At a recent social media conference where I was a panelist, an audience member asked how I measure success for Jew in the City. My response to her was simple: not quitting. I’ve thought of quitting Jew in the City countless times over the years. Because the idea of improving the public perception of Orthodox Jews through the power of new media didn’t begin with a business plan, a marketing plan, or really any plan other than trusting in Hashem. And trusting in Hashem, when things don’t seem to be going your way, is tough.
It sounds cliche, but Jew in the City has never felt like anything short of my destiny: I was a kid plagued by an existential crisis who went on to find incredible meaning in observant Judaism and then discovered a way to marry my love for acting and being creative with my passion for spreading the beauty of Torah to the world. So once I took the plunge and quit my job to pursue Jew in the City full time (my husband was in his last year of grad school and we already had two kids), I expected two things would happen. One – I assumed the videos would go viral once we posted them (I used to check the counter on YouTube incessantly!); and two I assumed that a wealthy donor would materialize and offer to fund the project.
It’s been over four years and (not surprisingly), neither of those things have happened. I don’t know if they ever will. I’ve often wondered why success takes so long. Wouldn’t it have been good for the Jewish people if Jew in the City had been an instant hit? Shouldn’t a donor have popped up long ago so that I’d be able to focus my energy on putting out more content and following up with viewers that wanted to learn more after visiting the site?
What I realized recently is that even if instant success would have been good for the Jewish people, it wouldn’t have been good for me. We’ve had small triumphs along the way, but these small successes have only been meaningful because they happened through time and patience and effort.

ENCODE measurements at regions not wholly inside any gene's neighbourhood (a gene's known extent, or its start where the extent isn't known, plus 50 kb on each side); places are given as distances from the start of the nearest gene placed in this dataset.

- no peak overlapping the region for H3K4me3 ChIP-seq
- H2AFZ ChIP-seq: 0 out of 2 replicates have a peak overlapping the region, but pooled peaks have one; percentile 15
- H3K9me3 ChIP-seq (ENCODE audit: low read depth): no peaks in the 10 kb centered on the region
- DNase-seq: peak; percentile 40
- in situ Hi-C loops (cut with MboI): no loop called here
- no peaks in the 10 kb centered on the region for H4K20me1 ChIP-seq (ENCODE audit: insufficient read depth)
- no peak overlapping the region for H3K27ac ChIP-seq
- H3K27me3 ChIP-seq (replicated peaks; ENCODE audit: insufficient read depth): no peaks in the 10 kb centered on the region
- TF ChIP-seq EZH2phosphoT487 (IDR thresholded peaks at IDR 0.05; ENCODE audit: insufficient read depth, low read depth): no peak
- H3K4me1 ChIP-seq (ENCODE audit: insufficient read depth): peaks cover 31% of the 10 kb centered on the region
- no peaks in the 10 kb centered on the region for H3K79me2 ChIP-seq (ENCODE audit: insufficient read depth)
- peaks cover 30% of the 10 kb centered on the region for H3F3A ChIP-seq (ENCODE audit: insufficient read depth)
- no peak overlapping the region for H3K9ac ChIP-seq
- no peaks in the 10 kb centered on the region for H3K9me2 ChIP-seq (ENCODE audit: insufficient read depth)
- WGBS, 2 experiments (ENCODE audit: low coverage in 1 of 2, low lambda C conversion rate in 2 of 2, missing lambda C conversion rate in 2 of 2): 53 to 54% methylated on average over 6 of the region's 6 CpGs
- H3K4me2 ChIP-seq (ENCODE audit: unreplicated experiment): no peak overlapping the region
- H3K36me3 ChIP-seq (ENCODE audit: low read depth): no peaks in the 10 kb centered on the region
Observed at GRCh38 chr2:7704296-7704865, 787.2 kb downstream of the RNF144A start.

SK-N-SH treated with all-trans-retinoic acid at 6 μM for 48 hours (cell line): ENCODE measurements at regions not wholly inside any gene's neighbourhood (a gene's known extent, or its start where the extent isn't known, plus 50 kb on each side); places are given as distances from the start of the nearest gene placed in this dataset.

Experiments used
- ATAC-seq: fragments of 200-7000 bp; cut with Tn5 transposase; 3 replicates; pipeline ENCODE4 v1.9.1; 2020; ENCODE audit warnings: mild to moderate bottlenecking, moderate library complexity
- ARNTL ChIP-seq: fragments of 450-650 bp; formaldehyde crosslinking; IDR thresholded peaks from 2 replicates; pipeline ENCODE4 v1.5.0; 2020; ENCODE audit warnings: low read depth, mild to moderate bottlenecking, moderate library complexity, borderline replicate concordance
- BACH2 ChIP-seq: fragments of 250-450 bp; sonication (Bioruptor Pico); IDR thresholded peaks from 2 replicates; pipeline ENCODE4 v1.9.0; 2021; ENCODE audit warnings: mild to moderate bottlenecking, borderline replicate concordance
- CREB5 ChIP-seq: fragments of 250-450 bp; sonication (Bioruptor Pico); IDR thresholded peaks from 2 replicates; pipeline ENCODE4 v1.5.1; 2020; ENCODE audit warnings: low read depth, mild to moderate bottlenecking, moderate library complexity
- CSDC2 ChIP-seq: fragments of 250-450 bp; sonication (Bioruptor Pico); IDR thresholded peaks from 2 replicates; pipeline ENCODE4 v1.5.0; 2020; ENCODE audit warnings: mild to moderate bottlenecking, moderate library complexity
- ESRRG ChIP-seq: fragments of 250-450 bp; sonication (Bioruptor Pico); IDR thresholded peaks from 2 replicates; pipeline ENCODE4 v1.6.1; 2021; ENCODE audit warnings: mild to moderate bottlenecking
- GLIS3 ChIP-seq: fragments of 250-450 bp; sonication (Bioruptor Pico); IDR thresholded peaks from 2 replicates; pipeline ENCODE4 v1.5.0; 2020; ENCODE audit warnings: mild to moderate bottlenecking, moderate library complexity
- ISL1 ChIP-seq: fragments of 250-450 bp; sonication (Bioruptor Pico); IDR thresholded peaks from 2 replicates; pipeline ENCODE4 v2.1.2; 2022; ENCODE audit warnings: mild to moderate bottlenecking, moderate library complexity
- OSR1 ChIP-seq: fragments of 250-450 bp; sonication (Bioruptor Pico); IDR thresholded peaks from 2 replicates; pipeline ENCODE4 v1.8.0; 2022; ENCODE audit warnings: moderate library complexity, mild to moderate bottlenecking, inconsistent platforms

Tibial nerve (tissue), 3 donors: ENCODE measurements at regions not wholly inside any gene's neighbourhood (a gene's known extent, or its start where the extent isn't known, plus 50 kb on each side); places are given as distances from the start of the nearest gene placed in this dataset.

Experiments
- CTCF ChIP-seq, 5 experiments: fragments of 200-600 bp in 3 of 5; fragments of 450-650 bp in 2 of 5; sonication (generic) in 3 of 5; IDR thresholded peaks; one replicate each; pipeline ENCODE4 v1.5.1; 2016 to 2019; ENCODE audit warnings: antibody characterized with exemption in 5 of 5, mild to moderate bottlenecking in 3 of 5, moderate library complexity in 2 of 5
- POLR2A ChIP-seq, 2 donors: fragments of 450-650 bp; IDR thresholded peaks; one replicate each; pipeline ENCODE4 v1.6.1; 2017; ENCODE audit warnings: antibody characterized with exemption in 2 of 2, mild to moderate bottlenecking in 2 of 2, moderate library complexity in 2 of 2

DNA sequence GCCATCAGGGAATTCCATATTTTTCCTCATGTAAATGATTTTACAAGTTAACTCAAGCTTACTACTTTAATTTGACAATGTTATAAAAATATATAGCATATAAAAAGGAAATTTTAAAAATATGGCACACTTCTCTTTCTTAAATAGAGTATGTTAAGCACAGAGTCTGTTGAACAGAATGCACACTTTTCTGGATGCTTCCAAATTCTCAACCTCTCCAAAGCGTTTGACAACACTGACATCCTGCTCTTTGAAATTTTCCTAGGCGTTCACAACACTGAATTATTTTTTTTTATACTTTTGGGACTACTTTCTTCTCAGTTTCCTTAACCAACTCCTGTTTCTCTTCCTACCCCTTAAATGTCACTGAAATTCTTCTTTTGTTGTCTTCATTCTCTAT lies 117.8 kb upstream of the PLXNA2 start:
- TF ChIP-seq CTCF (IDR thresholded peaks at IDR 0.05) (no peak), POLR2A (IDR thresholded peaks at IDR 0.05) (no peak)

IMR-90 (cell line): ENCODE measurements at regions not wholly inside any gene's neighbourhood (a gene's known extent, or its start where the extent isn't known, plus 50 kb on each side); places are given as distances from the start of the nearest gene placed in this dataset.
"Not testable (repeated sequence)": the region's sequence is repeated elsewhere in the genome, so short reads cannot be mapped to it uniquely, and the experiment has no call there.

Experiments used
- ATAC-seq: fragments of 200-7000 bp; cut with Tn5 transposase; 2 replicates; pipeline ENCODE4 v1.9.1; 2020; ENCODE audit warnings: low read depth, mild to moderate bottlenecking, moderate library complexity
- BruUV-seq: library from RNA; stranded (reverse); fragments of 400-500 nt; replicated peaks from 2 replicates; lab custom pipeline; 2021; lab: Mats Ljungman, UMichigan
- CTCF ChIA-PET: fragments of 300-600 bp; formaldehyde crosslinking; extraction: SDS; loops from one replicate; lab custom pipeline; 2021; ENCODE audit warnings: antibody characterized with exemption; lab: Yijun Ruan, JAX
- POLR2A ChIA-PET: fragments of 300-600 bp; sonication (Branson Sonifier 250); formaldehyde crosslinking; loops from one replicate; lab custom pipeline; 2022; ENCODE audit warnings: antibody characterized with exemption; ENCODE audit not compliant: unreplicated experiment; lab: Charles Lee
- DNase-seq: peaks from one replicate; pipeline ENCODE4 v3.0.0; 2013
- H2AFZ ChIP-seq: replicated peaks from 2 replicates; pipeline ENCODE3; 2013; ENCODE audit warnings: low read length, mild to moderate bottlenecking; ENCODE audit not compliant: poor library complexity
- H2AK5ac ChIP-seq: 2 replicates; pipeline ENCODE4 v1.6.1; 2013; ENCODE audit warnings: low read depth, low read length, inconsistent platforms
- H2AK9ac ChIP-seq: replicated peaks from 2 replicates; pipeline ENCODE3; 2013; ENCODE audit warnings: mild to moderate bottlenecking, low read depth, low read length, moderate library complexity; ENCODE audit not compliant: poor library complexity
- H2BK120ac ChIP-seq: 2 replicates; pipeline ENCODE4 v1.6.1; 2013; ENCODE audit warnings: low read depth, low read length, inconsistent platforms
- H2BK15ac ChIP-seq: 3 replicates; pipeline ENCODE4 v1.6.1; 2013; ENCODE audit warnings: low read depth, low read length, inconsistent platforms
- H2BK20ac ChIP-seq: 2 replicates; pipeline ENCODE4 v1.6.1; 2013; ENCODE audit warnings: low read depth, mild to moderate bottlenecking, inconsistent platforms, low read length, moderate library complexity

We learn in Pirkei Avos (Ethics of the Fathers) that “L’fum tzara agra,” according to the struggle is the reward. At face value this means that according to how much a person’s struggles to observe mitzvos is his reward in the world to come. As I was trying to fall asleep the other night and was taking stock of my life, as I often do when I can’t fall asleep, I realized another meaning in these words.
According to the struggle is how much we appreciate the reward when we finally succeed. This is true in this worldly pursuits, but it’s also true in spiritual pursuits. No one becomes great over night. I look at myself year after year, struggling with many of the same issues I’ve had before, making the same mistakes repeatedly, but I measure my spiritual success as I measure Jew in the City’s success: not quitting.
And though I’m often frustrated with how slow my growth is taking, the small triumphs I have along the way are meaningful and rewarding and give me strength to continue on my journey. So in this new year I will keep plugging ahead, still unsure as to where my efforts will ultimately lead, but knowing that there will be some success in the sheer fact that I’m not planning on ever giving up.